The FCC's Media Bureau has denied the retrans complaint filed by KFVE TV Honolulu licensee HITV against DirecTV.
The bureau also rejected DirecTV's counter claim that HITV was not negotiating in good faith.
KFVE has been off the satellite system since it failed to reach an agreement Oct. 19. HITV had elected to negotiate carriage -- DirecTV had paid for the station previously -- but balked when DirecTV wanted to carry it for free. DirecTV said it would not offer any money for carriage, so did not provide a counter offer to HITV's offer.
After several extensions from the original Aug. 31 contract expiration date, KFVE's signal was removed and HITV filed the FCC complaint alleging that DirecTV's single, take it or leave it, no compensation offer was a violation of the commission's rule that parties had to negotiate in good faith.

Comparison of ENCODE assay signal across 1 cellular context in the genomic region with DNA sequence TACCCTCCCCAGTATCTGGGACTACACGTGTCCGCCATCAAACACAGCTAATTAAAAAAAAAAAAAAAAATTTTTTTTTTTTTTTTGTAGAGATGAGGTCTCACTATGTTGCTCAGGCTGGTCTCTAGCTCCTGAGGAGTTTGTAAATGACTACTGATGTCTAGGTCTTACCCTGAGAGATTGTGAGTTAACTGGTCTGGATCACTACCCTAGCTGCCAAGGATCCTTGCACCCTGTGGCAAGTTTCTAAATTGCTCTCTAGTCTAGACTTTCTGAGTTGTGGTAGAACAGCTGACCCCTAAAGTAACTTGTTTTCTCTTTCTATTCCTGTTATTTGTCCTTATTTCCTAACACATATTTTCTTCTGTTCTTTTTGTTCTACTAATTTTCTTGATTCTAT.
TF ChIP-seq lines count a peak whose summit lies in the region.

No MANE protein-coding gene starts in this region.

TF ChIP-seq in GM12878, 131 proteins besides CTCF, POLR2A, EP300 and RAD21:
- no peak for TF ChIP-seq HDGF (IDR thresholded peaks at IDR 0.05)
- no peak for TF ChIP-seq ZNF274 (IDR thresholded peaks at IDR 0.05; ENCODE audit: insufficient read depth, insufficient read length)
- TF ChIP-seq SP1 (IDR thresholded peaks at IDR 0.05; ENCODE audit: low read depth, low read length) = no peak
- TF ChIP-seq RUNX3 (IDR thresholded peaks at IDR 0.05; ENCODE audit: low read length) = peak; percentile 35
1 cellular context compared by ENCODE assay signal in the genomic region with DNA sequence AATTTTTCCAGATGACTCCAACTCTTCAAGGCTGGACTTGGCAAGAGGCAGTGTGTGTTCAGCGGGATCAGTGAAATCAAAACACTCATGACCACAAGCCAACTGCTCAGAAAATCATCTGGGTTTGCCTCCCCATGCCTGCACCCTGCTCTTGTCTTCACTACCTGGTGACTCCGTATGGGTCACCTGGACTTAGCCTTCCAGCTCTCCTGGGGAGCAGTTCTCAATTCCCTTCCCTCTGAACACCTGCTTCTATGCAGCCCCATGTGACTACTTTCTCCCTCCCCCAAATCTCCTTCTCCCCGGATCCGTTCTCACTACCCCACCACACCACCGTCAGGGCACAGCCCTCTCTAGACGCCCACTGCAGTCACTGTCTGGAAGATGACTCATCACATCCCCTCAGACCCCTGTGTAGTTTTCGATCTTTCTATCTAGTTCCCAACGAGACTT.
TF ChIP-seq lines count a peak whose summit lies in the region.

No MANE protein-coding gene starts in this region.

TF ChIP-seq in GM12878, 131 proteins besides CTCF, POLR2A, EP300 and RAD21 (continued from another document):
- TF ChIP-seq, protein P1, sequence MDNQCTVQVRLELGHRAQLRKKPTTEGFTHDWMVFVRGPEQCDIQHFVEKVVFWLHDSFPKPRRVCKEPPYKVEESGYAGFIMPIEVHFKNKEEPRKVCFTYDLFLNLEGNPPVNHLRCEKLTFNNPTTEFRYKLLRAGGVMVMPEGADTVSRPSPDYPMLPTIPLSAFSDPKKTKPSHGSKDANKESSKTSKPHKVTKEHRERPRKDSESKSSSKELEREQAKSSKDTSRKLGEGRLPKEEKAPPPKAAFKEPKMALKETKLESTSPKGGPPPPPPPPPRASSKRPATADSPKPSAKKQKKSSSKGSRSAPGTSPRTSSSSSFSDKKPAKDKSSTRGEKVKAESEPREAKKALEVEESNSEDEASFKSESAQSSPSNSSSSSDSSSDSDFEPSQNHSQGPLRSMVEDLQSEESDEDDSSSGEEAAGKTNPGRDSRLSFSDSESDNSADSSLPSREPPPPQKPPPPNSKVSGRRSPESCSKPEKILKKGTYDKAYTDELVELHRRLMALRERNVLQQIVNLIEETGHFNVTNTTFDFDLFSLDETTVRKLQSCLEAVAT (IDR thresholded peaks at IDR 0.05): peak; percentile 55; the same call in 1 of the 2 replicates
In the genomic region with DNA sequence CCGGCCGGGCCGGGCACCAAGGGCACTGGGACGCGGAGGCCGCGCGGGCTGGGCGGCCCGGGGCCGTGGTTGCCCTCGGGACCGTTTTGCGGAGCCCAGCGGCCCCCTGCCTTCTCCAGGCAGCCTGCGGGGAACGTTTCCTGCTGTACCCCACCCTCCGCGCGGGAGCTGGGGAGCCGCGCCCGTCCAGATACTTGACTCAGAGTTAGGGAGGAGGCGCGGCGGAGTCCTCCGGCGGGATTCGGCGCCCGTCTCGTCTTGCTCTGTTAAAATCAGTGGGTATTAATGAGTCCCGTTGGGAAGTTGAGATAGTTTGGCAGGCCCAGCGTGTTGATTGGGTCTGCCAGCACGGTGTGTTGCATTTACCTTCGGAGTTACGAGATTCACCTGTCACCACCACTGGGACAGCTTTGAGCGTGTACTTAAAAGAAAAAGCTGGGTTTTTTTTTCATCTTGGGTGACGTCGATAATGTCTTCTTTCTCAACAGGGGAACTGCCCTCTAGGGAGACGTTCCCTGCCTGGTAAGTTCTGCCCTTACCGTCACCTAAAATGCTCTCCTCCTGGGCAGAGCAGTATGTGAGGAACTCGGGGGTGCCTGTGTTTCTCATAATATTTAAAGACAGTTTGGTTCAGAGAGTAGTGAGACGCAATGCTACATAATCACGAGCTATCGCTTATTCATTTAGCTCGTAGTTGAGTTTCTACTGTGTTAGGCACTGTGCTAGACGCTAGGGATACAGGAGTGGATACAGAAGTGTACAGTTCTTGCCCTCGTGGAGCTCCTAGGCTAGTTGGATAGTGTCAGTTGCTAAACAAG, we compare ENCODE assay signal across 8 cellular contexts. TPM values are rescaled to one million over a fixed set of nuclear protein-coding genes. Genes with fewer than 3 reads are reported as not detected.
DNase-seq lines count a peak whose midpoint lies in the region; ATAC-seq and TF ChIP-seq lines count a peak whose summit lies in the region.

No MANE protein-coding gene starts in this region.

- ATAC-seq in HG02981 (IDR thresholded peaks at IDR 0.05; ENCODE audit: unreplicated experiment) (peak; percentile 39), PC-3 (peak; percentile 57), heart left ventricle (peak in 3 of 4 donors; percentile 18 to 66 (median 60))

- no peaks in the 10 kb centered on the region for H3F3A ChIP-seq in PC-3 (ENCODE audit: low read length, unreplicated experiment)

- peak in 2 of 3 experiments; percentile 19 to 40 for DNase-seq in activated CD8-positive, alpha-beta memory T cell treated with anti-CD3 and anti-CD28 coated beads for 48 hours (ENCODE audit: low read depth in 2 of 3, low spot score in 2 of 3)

DirecTV told the FCC it had made another offer, just not one involving cash for carriage, and said no money was justified given the lack of demand for the channel, a MyNetworkTV affiliate, and that it was providing value by carrying the station and extending its reach.
The FCC concluded that the single proposal did not indicate lack of good faith.
"[A]bsent other factors, disagreement over the rates, terms and conditions of retransmission consent – even fundamental disagreement – is not indicative of a lack of good faith," the FCC said. "We agree with DikrecTV that nothing in the act or our implementing rules requires that parties negotiating retransmission consent reach agreement."
The FCC said HITV's contention that DirecTV's failure initially to provide a reason to the broadcaster for offering no money was not a violation of the rule, either. "Although it would have been more consistent with the spirit of the retransmission consent rules for DIRECTV initially to explain its decision not to provide any monetary compensation," the bureau said, "even in the absence of a counter-offer from HITV, our rules require no such explanation, and ultimately DIRECTV conveyed its reasoning to HITV."
As to HITV's claim that DirecTV was violating the totality of circumstances test, which covers conduct not specifically cited in the rule, the FCC said that was for outrageous proposals, not "commonplace disagreements.